BeadWORKS is a handicraft business that harnesses the rich beading tradition of women living in conservancies across northern Kenya. They currently empower 1,190 women in 9 conservancies. With the support of social enterprises as Artisan Fashion, their products are sold to customers across the world!
When a woman understands how BeadWORKS functions as a business, she can apply the same principles to other parts of her life. BeadWORKS develops women who can speak for themselves, have savings, can think about the future, and can plan for their kids. Empowered women have the confidence to stand for Board seats in their Conservancies, advocate for conservation and promote investments that improve livelihoods. BeadWORKS not only empowers women, but it is helping to diversify family income in rural areas – income that would otherwise come from livestock rearing, charcoal burning, and other unsustainable means.
Many of our artisans are former charcoal sellers – an industry that is devastating the last remaining forested areas of northern Kenya. It creates opportunities for pastoralist women in northern Kenya to translate their traditional skills into much-needed income. By promoting peaceful community partnerships, we are committed to conserving natural resources and wildlife through self-governed, community-owned conservancies and sustainable, social, and ethical enterprise.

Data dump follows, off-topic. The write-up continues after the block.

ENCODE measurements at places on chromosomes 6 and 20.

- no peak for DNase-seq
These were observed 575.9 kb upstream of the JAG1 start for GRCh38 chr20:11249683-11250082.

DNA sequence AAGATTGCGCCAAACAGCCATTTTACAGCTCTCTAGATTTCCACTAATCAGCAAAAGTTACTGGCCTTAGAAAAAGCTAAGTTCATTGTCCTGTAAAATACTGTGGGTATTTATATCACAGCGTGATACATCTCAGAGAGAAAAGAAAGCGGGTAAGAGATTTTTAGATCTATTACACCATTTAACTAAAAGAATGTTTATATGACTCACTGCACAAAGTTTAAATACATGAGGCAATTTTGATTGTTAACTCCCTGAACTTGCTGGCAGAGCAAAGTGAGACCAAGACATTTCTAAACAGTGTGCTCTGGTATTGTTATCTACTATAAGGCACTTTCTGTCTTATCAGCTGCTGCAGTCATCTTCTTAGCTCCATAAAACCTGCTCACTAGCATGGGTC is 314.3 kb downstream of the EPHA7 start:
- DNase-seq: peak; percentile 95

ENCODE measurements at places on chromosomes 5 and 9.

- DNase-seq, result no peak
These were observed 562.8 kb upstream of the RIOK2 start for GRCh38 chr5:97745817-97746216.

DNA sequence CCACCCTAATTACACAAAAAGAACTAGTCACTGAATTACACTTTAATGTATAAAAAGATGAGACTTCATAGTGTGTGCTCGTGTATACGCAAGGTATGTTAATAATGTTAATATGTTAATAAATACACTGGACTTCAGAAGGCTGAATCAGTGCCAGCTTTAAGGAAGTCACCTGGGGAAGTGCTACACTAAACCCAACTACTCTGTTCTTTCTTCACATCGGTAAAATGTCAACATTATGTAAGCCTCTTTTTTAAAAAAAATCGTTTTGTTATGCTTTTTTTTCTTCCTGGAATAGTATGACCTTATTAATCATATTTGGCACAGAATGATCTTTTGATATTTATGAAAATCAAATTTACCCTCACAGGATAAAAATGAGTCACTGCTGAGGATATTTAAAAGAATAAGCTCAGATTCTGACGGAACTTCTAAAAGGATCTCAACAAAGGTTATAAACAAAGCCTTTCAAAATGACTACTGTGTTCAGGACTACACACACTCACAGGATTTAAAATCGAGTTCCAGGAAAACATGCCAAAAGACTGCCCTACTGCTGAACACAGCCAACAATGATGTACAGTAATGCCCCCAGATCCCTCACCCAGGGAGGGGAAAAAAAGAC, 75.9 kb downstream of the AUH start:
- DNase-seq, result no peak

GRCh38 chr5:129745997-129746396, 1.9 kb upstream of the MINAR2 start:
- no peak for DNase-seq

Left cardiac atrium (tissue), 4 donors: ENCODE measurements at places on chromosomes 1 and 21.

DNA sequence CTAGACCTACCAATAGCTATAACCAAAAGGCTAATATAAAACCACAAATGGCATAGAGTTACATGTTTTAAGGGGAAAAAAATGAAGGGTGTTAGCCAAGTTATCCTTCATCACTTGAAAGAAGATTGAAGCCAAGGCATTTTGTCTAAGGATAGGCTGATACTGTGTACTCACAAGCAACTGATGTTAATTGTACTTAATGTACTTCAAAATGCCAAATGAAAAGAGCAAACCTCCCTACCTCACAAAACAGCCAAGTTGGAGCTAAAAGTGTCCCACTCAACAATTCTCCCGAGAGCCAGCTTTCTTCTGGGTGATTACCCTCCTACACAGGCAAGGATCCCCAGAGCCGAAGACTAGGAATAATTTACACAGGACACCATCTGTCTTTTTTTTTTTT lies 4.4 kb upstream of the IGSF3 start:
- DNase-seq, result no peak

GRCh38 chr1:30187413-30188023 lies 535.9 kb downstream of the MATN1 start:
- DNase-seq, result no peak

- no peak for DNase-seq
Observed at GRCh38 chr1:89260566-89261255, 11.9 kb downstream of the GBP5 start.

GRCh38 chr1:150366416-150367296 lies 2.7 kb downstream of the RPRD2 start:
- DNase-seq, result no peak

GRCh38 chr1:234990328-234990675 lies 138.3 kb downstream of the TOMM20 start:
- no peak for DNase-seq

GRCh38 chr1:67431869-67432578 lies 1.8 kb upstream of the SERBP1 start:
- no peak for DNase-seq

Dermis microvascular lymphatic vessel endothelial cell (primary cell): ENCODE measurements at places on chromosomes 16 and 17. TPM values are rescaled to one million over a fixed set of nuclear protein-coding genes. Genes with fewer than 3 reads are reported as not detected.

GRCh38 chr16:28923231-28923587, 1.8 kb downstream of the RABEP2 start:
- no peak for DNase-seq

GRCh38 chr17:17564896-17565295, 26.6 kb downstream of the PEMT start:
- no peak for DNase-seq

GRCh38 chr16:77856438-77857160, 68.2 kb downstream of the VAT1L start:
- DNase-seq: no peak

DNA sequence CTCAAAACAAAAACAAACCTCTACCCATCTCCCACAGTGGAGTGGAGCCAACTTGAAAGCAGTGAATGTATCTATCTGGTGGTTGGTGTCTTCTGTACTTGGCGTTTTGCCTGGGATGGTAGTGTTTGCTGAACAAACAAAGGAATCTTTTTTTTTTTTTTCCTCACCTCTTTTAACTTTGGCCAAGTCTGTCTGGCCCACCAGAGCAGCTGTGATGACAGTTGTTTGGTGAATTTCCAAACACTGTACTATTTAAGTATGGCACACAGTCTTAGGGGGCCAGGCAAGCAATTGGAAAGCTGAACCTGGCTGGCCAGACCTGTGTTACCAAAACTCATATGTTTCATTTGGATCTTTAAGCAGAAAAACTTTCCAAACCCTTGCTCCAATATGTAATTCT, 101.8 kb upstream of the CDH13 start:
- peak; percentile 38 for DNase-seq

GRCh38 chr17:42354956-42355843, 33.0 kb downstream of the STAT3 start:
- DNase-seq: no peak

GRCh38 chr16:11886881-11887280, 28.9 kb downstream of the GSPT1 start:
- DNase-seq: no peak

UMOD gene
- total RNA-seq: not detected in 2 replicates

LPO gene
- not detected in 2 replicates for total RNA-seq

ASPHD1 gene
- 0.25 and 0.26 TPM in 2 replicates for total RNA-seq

Artisan Fashion proudly supports these courageous women that are challenging norms, inspiring others, and becoming entrepreneurs in their own right. We started the collaboration with BeadWORKS in 2022 as part of a wider collaboration on an Emporio Armani Olimpia Milano order.